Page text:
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Is the Saudi Pro League Threatening To Become the Super League European Football Thought It Might Create?

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Since its inception in 1976, the Saudi Pro League has been one of the most significant Asian leagues, but it’s never really touched the football scene in Europe in terms of performance or players. For a long time, it has been recognised as the “retirement league”. When the biggest stars in the Premier League, Bundesliga and La Liga decide their time has come in their European careers, they are essentially offered a blank cheque from the Saudi Pro League to join their ranks and entertain fans on Saudi Arabian soil instead. 

But over the last few years, this seems to have been changing. This month, the next season of the Saudi Pro League kicks off, and they will be hoping that the world is watching. After all, why wouldn’t they be, when world-class players like Cristiano Ronaldo, Jordan Henderson, Segeij Milinkovic-Savic, and the defensive legend Fabinho will be taking to the field? 

What’s Happening With The Saudi Pro League?

Leaving the Premier League, Serie A, Ligue Un, La Liga, and the Bundesliga for Saudi Arabia is now a tempting career choice for many players. Typically, targets for Saudi clubs have been in the latter stages of their careers – or at least have expiring contracts. Many have had success on the biggest stages has to offer. The next phase of anyone’s career – whether it’s just beginning or mostly behind them – is exactly like the one before: how to achieve success. Saudi Pro is delivering on that, and in doing so, is shaking the established football landscape as we know it. 

How Is The Saudi Pro League Affecting European Football?

The question isn’t so much how this affects European football, but how it could affect it in the future. As mentioned previously, a sizable amount of finances are available in Saudi Arabian football, to the point where they can essentially offer players whatever they want to play in the league. Despite the money available in European football, the most lucrative part of European deals is the trophies on offer. The bigger the trophy, the higher the rating of players, the more valuable they become.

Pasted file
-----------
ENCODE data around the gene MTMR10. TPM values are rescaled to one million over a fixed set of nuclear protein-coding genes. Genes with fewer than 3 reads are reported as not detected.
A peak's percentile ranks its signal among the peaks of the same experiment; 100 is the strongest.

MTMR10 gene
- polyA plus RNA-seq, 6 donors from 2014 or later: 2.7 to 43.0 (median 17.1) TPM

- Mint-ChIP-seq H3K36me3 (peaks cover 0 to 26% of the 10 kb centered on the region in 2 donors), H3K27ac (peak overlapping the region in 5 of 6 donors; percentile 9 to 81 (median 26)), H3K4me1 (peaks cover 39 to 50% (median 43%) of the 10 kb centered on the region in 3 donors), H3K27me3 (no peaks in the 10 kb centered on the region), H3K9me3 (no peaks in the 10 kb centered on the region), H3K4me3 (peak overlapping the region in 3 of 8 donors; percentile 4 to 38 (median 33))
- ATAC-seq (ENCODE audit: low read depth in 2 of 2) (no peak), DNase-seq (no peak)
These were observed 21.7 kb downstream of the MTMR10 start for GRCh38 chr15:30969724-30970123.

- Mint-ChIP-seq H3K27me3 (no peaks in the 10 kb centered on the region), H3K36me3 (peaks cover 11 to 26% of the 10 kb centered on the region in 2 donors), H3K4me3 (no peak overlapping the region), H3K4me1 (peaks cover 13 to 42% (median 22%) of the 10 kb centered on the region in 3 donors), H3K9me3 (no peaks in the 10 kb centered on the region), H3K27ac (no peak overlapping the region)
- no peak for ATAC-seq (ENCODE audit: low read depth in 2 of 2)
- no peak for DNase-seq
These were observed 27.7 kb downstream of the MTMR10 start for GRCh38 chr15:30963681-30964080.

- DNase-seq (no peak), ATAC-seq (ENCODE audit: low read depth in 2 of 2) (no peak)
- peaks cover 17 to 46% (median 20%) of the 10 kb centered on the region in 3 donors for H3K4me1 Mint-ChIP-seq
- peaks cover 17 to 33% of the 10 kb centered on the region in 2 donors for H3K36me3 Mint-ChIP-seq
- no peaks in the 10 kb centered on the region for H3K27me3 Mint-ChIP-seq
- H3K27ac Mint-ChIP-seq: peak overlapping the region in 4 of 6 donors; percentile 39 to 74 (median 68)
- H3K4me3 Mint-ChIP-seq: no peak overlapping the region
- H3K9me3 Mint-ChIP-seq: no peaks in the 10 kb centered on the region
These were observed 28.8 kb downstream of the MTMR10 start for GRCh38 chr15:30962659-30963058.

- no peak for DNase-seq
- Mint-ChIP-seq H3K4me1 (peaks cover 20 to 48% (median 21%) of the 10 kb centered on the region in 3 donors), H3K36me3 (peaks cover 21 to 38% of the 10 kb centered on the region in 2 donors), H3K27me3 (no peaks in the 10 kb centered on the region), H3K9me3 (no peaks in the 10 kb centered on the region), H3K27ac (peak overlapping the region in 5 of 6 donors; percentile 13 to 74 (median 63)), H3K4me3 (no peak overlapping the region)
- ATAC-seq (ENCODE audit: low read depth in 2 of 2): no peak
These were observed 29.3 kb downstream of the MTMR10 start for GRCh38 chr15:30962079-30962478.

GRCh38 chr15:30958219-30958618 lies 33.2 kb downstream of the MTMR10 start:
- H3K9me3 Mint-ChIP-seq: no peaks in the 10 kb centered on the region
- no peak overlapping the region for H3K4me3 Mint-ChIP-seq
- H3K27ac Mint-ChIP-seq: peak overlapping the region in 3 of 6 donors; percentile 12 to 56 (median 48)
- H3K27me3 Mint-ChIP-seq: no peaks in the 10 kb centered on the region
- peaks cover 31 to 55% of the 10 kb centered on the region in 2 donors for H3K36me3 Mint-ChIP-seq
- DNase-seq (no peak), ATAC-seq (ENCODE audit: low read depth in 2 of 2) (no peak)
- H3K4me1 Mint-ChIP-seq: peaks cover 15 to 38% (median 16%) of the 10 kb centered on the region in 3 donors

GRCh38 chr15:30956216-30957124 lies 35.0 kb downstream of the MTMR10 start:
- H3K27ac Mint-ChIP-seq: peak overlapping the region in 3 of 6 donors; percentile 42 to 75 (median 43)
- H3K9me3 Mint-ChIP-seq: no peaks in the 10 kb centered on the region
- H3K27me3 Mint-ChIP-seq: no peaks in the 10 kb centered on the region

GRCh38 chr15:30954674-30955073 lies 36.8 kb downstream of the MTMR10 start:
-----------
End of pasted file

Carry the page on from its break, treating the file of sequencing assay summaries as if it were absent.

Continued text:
But the Saudi Pro League is now in a position to prove itself as an instantly lucrative league to be in. To give an example, football star Kylian Mbappe is going to have to choose between a one-year $200 million contract with Saudi Pro, or playing for Real Madrid for free in 2024.

In short, the Saudi Pro is willing to pay big money for big stars. And the more stars move to Saudi Pro, the more popular Saudi Pro will get, which could be damaging for the European football landscape.

Is There Concern In European Football?

But despite Saudi Pro’s success in recent years, not everyone is worried. The Premier League chief executive, Richard Masters, recently stated that the Saudi Pro League is not a threat to the English league, due to the history and tradition of the tournament being enough to retain players and keep fans interested. 

With this in mind, there is certainly more to running a successful football league than ample resources and the ability to buy some of the best players in the game. The league needs to be sustainable and not act as a transfer market disruptor.

According to UEFA chief, Aleksander Ceferin, it’s important for leagues to invest in academies, coaches, and develop their own players if they want to survive. That being said, Saudi Pro League has already generated a heap of discussion in just one transfer window. This demonstrates that they are doing something right and they have laid the groundwork for great success. In this case, it’s important not to count them out so soon.